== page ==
Wednesday, August 24, 2011

The Bull Vs The Bear

In a bull market, the market ignores bad news. In a bear market, the market reacted on bad new, not-so bad news, all kinds of news! In March 2009, the beginning of a bull, people refered to any rallies as bear rallies. They were in a terrible bear trend and couldn't believe the bear was over, so when there were some rallies, they called it the bear rallies!

Now, I see similar reaction here in August 2011, we have enjoyed a superb bull run for over 2 years, and suddenly the sign of the fear struck and we are now wondering is this still a bull? Whever investors start to have this thought and as their thoughts get stronger and stronger, these thoughts will menifest through self-fufilling which weaken the bull and finally give way to the bear!

By human nature, we always find ourselves in the state of denial and thinking that we are still in the same old condition as before. But evidence showed that even if we are in the bear trend, we won't realise untill several months later when we see that the stock prices testing for year lows.

Investing in bull market is easy: buy low, sell high! But investing in the bear market requires more skills because in a bear trend, companies get smaller earnings per share with gloomy outlook, and technically most stock are trading below 200 days moving average, all these discourage you to buy in a bear market. One way to overcome this is to buy your favourite stocks (preferably blue chip stocks with good management) in stages. It is important to invest through stages because you never know when is the bottom, so as the prices go lower, you kept buying. The key here is to overcome your fear by having a system in place so that you act as a robot rahter than a human!

Happy investing,
Pauline Yong

Monday, August 15, 2011

Stock Crash

In the recent stock crash, he DJI had an unprecedented wild ride initiated on August 4th a crash of 512 points (4%)due to a downgrade of its long term debt by Standard and Poors. On August 8th, DJI shed another 635 points (5.5%) but on August 9th, DJI had a big jump of 430 points (4%), however, on August 10th DJI swung negatively by 562 (5%)points due to rumours that a French Bank might be in financial distress. As predicted, the next day a big swing to the positive side by adding 424 (4%)points.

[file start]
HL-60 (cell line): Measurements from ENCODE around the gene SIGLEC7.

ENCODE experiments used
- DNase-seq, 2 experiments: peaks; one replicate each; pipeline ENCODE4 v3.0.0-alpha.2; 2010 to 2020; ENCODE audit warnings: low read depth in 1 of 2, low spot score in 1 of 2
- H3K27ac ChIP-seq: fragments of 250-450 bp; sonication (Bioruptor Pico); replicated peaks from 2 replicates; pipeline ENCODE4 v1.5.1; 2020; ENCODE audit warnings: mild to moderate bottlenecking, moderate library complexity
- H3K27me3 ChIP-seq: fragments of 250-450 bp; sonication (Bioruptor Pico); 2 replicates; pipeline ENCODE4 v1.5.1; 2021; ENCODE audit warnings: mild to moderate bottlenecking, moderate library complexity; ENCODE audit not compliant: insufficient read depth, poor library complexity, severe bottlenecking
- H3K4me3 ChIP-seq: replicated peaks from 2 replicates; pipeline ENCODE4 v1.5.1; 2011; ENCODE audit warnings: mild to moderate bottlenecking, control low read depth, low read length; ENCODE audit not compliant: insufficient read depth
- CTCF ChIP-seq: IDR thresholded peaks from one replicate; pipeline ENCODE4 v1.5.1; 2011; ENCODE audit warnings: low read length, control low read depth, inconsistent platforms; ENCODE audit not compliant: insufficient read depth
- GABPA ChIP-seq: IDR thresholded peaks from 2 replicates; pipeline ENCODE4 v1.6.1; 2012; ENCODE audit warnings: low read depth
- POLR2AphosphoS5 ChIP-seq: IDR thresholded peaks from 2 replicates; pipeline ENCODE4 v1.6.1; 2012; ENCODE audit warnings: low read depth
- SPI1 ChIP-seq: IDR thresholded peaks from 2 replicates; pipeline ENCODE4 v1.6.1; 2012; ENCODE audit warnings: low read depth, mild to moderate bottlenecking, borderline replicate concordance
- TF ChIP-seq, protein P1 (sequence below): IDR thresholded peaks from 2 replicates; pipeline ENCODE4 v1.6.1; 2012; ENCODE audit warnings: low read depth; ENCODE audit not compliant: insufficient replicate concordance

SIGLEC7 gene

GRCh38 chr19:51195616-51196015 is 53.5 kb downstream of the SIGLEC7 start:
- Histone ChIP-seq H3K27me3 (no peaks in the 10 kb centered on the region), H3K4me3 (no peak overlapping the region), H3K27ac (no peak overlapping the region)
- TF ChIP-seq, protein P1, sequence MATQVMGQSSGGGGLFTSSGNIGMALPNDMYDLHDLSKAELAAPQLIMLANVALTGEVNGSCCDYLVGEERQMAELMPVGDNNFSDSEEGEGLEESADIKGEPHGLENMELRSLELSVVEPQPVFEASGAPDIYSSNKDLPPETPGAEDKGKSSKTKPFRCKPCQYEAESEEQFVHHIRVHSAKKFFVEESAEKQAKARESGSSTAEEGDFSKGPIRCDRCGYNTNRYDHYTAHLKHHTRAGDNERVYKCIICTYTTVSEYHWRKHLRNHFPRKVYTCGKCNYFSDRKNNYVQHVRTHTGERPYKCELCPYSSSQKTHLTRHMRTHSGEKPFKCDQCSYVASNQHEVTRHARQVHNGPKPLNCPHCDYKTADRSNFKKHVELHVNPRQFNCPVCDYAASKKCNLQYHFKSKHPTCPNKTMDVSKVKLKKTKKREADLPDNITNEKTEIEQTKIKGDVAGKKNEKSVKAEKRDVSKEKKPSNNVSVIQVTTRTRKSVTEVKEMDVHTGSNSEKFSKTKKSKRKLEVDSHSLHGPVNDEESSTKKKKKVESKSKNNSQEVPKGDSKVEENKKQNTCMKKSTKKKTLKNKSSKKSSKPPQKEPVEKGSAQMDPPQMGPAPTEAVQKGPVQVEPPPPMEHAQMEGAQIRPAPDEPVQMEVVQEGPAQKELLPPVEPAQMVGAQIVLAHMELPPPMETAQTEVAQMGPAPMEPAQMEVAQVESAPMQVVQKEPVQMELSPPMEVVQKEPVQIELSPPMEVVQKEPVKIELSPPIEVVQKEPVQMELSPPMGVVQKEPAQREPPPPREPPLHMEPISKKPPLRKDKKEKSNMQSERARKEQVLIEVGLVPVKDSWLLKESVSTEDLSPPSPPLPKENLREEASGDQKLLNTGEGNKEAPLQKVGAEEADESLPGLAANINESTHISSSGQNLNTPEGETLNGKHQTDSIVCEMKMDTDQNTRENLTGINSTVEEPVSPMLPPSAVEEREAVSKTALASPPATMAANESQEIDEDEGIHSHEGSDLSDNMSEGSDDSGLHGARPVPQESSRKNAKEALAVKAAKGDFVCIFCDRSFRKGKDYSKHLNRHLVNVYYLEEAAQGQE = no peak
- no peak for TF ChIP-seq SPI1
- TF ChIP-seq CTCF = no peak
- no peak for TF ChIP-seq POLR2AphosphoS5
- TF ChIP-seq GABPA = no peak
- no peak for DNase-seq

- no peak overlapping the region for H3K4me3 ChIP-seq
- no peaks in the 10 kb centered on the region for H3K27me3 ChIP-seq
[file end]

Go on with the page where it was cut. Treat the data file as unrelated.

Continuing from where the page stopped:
In 6 trading days, 5 days had more than 400 points (or 4%) move! That was unprecedented and it definitely affected the stock markets around the world. Our KLCI had a sharp fall but compared to the regional markets, as usual, we dropped the least. But still, the damage was done to our stock market technically, as our KLCI is now trading below 200 day moving average, it could signify the beginning of a long term bear. By long term bear I mean 9 months - 1.5 yrs based on the past trends.

Currently, I can see an intense fight between the bull and the bear. Last week's event was a first sign of fear that the investors express it on the stock market after a 2 year bull run. Let's think objectively: (1) Have we seen any default yet by any of the U.S. or the European debt ridden countries? (2)The property market in Asia is looming but has it burst? (3) Interest rates around the world are considered low as we just recovered from a recession 2 years ago, so that's good for the stock markets, right? So what hasctriggered the crash on August 4th?

Some said it could be some political motive by the supporters of the Republican that they want to teach Obama a lesson by having a stock crash on his birthday. It's not uncommon to have this thought because the recent debt ceiling negotiations between the Democrats and the Republicans have exposed the weakness in the Obama's administration. Investors feel that Obama may not be able to handle well the current economic problems the Americans are facing, and that would hurt the U.S. economy which in turns affects the stock market negatively.

So the recent stock market crash has clearly send out a strong signal to the world that the investors do not have the confidence that the Obama administration can resolve its economic problems well, their historically high debt level may raise the risk of default by the U.S. government. Even without a default, the country is facing inflation problem and the depreciation of the US dollar may give havoc to the rest of the world.

For one, China would be in trouble since they are the largest holder of the American debt with more than US$1 trillion. And many central banks around the world will see their foreign reserves depreciate as the dollar depreciates.

In addition, the European countires like Greece, Spain, Portuggal and more seemed not committed in cutting their fiscal (government) spending, as they are afraid of losing the popular votes. So in the next 2 years, It won't be a surprise if I see defaults in governments in these countries.

So what to invest? I'm still saying the same old words: For short term investors, go ahead and take advantage of the market volatility, as for the long term investors stay away and wait patiently!

Happy investing!

Pauline Yong